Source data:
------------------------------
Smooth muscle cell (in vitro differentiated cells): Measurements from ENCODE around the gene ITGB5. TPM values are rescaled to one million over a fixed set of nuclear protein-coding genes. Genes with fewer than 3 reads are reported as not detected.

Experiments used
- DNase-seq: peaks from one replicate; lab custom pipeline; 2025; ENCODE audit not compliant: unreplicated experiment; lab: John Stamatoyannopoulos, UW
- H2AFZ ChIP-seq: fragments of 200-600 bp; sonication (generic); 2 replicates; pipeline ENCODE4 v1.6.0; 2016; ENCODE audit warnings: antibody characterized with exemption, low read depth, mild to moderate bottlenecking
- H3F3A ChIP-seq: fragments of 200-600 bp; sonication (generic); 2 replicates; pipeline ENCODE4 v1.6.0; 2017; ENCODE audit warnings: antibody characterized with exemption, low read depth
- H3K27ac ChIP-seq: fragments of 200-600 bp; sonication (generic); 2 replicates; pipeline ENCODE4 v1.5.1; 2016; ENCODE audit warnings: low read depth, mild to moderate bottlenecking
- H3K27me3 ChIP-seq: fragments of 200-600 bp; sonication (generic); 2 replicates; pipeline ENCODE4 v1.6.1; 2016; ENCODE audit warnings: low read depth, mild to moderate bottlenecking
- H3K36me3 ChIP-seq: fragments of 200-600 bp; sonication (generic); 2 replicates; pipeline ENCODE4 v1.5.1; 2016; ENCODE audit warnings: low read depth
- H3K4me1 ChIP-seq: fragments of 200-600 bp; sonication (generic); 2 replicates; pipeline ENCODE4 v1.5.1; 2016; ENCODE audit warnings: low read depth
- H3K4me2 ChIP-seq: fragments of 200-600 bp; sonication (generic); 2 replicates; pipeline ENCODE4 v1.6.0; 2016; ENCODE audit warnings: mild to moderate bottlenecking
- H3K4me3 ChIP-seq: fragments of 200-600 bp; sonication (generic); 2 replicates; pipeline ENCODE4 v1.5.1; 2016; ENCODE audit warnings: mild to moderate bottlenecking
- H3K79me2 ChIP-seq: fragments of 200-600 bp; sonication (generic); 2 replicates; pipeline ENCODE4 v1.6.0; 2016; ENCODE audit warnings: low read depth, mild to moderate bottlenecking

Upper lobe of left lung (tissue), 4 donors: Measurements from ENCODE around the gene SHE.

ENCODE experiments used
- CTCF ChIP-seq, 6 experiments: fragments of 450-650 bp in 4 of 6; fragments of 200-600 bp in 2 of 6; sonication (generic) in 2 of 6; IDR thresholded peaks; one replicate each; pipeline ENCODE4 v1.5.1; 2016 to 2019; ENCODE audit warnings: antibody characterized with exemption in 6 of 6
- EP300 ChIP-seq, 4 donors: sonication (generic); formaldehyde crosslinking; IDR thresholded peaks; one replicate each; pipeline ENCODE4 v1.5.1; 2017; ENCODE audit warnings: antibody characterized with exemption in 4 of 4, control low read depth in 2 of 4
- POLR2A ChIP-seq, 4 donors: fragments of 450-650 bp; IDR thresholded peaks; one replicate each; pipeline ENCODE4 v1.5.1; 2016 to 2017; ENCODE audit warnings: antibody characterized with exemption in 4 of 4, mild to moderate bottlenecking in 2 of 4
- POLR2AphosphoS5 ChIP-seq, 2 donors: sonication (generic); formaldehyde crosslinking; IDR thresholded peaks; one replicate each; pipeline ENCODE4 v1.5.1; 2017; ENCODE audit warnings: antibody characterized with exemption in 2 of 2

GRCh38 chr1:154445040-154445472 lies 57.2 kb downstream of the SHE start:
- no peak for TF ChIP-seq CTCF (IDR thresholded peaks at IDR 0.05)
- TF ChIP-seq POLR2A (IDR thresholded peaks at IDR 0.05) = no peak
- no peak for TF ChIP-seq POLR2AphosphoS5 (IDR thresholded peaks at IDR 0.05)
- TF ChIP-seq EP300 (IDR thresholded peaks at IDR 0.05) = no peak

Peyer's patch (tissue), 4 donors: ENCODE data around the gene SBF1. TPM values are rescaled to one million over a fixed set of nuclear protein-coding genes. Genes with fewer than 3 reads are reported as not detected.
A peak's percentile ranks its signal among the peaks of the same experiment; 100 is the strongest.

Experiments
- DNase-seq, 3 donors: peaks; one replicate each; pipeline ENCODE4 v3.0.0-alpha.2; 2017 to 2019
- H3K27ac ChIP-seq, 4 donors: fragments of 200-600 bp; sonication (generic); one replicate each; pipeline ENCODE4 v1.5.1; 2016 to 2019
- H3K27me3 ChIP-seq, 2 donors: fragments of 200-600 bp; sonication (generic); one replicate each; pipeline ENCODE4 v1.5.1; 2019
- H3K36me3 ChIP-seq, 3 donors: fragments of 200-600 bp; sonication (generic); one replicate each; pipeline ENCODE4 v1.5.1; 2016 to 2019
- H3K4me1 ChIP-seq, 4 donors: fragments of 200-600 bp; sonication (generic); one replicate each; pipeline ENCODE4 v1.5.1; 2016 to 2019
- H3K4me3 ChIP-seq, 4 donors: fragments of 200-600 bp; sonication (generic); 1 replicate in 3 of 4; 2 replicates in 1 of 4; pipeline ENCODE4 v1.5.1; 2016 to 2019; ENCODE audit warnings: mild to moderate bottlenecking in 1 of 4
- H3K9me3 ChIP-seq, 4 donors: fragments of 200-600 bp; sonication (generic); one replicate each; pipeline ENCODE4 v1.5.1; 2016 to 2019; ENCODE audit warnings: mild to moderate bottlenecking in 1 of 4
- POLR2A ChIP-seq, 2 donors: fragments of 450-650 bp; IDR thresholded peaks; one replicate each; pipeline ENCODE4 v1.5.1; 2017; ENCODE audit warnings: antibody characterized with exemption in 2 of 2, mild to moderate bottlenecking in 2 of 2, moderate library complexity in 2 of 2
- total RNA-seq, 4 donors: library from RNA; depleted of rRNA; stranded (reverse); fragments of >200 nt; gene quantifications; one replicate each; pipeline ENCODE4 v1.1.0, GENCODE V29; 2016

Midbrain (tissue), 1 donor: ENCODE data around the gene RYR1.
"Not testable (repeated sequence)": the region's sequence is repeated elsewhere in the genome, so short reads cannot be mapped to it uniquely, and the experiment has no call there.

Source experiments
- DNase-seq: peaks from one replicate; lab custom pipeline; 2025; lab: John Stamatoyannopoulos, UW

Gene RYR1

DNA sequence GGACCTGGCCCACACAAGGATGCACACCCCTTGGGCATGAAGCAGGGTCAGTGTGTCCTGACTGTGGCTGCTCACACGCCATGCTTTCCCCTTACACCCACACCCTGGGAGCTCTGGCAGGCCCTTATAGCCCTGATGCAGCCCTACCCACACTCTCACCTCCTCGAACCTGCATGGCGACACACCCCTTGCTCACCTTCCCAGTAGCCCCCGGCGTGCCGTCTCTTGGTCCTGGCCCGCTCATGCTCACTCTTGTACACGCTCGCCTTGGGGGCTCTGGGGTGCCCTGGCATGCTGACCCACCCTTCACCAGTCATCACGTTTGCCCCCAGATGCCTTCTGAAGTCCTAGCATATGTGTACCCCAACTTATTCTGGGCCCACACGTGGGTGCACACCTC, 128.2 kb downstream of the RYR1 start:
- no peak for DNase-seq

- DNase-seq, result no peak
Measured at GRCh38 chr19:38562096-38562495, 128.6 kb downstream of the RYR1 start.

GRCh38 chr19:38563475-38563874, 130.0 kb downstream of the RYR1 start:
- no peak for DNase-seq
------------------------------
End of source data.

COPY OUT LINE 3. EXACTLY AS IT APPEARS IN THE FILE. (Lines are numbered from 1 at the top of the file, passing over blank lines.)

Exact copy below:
- DNase-seq: peaks from one replicate; lab custom pipeline; 2025; ENCODE audit not compliant: unreplicated experiment; lab: John Stamatoyannopoulos, UW